Dr. Khalsa: The remedy indicated for these fatty tumors is Baryta carb 6x twice a day for a few months. Also check thyroid function.

 


 

Dear Dr. Deva,

I’m wondering how to strengthen the ACL in dogs. Especially big dogs like labs who are runners. How to prevent the necessity of surgery, aid healing in a strain and after surgery if indicated.
Thank you

Donna Reardon

 

Dr. Khalsa: Prolotherapy is a dream with ACL. Ligaments have no real blood supply and that’s why they are pure white. So they heal slowly and with a decent injury often retain 20% of their tensile strength. Of Course, ACL problems are very common in dogs. The main remedy is Ruta grav, specific for ligaments, tendons and the knee. I used to do a lot of acupuncture for it but prolotherapy is light years ahead. Injections are quickly made into the knee ligaments in an office visit and the ligaments get as strong as they always were. Go to www.getprolo.com which is the human site but it explains the process well. Then go to AHMVA and find a veterinarian ( hopefully) in your area that does this therapy.


 

Dear Dr. Khalsa

We have a 4.5 month old female kitten with apparent FIP.  Swollen belly and beginnings of muscle wasting are apparent.  Took to vet today and she confirmed presence of fluid.  I was reading this article: https://hpathy.com/veterinary-homeopathy/feline-infectious-peritonitis-fip/.  What advice can you offer to help fight this infection with homeopathic remedies.  I know it is a tough illness to crack, but want to try my best.

Thank you.

Michelyne Gutierrez

Dr. Khalsa: This is indeed a tough illness to crack and it would require a consult with a qualified veterinarian who is familiar with holistic therapies for the disease. That said, Apis mell can be helpful for the fluid in the belly and these cats actually get dehydrated and need SQ fluids in addition to any holistic therapy. Again, these two things will likely not cure the disease and a comprehensive plan from a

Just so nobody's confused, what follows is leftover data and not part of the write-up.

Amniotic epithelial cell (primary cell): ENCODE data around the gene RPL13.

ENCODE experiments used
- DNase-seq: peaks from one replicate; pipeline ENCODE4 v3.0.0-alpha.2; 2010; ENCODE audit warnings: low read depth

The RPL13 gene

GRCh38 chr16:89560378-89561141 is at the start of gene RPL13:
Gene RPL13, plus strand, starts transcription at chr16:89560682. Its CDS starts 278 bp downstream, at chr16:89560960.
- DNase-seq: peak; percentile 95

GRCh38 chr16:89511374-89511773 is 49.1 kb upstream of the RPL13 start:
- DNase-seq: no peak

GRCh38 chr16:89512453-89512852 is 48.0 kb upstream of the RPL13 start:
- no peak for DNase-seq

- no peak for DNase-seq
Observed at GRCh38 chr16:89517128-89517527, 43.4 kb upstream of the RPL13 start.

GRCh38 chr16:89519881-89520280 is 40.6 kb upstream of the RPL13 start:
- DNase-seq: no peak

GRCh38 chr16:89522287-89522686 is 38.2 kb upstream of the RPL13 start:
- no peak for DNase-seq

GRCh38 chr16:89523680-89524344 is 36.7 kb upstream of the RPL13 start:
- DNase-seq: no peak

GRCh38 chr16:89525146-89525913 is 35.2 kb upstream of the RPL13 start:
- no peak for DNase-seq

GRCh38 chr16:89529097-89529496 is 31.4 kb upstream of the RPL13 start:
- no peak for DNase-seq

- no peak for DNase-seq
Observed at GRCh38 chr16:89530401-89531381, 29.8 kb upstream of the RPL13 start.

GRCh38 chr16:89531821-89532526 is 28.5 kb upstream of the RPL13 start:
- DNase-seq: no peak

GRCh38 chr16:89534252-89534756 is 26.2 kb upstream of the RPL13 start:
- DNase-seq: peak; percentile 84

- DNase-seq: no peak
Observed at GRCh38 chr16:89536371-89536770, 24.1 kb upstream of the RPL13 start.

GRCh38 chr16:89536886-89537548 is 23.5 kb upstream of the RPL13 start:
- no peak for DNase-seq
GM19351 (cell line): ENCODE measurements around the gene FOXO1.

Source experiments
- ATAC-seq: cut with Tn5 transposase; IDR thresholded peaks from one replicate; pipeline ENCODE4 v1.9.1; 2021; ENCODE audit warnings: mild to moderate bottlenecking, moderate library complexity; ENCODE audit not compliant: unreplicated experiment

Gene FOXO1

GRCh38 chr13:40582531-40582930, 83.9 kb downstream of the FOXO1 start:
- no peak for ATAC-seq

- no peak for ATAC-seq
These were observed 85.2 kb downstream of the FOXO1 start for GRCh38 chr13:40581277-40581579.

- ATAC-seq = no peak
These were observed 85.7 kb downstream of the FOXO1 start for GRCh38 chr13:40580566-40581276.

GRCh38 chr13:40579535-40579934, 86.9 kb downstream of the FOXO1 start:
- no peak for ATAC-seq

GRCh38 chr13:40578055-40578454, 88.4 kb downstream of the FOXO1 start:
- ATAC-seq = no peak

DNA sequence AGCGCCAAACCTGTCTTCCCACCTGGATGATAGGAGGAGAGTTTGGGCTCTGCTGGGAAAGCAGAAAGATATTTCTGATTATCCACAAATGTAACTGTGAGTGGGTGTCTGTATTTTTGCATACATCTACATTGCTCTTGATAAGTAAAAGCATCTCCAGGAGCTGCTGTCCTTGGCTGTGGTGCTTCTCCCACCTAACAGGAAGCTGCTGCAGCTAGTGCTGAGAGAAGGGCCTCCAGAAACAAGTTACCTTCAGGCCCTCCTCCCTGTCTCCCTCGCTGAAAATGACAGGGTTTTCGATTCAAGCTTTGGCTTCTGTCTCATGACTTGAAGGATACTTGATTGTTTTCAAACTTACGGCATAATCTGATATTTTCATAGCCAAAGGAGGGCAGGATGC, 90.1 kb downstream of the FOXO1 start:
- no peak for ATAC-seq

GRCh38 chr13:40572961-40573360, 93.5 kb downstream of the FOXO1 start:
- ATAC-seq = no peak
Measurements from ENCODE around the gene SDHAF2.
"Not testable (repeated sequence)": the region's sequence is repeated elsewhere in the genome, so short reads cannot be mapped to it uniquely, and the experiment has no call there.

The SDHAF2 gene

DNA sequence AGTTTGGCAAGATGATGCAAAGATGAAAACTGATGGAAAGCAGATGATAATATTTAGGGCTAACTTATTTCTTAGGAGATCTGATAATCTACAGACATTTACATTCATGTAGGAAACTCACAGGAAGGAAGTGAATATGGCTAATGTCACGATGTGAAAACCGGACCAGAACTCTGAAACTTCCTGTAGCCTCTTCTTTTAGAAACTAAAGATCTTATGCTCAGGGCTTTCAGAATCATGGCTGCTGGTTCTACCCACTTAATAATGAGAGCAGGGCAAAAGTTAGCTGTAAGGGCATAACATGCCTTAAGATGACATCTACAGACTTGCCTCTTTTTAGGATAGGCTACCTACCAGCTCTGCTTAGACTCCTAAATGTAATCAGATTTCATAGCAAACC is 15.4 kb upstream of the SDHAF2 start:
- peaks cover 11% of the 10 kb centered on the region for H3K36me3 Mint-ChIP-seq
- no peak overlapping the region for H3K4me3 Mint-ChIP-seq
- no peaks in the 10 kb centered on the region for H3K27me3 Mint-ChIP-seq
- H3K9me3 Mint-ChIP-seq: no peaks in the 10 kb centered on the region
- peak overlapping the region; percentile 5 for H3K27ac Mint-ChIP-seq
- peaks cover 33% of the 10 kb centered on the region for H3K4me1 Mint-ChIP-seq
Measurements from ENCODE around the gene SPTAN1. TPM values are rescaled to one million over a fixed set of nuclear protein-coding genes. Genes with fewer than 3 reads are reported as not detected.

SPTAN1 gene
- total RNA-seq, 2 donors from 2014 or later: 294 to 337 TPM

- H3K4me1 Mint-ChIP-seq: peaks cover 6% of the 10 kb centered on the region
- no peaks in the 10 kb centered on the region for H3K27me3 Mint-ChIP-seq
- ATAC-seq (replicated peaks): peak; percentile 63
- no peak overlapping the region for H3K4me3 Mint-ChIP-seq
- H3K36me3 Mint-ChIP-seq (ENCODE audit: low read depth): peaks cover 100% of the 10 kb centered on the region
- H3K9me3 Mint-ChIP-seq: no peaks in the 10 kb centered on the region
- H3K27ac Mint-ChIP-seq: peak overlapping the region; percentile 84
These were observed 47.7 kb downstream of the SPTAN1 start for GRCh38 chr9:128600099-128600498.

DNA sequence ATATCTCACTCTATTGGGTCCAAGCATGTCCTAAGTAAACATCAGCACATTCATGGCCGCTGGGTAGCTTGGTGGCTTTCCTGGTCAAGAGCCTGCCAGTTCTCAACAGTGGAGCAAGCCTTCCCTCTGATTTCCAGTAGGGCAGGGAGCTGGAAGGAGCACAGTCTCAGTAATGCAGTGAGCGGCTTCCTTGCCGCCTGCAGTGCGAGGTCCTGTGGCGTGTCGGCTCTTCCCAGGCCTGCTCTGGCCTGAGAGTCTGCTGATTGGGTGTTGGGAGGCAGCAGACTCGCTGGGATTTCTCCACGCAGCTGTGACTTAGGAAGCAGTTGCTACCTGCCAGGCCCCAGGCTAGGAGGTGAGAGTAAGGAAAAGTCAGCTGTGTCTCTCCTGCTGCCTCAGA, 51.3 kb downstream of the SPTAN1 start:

qualified practitioner is necessary.

 


Editor’s note: The second edition of Dr. Khalsa’s Natural Dog is now available. It’s an exceptional book with information not offered in any similar work. I recommend it highly!

natural-dog

Nutrients for Cats and Dogs

Using her 30 years experience treating animals holistically, Dr. Khalsa designed nutrients just for dogs and cats. VITAL VITIES contain specially selected vitamins, minerals and super-food granules in a delicious base. http://www.deservingpets.com/   Learn more about nutrition for your pet:

https://hpathy.com/veterinary-homeopathy/deserving-pets-gives-scoop-supplements/

Visit Dr. Khalsa at her website and for consults: http://doctordeva.com/

All information provided on this site, particularly any information relating to specific medical conditions, health care, preventive care, homeopathy, homeopathic medicine, and healthy lifestyles, is presented for general informational purposes only. It should not be considered complete or exhaustive and does not cover all disorders or conditions or their treatment, nor all health-related issues. https://hpathy.com/hpathy-com-disclaimer/

About the author

Deva Khalsa

Deva Khalsa

Dr. Deva Khalsa V.M.D. is a graduate of the University of Pennsylvania, a Fellow and Professor of the British Institute of Homeopathy and has lectured both nationally and internationally. She is the co-author of ‘Healing Your Horse: Alternative Therapies’ and Dr. Khalsa’s Natural Dog‘. Her practice includes homeopathy acupuncture, Chinese Herbs, nutrition, N.A.E.T, J.M.T. and other modalities. Her philosophy is to use whatever it takes to restore health. Dr. Khalsa’s practice is in New Zealand but she consults by internet and phone with pet owners from the US, Canada, Australia, South Africa, New Zealand, Europe and the UK. http://www.doctordeva.com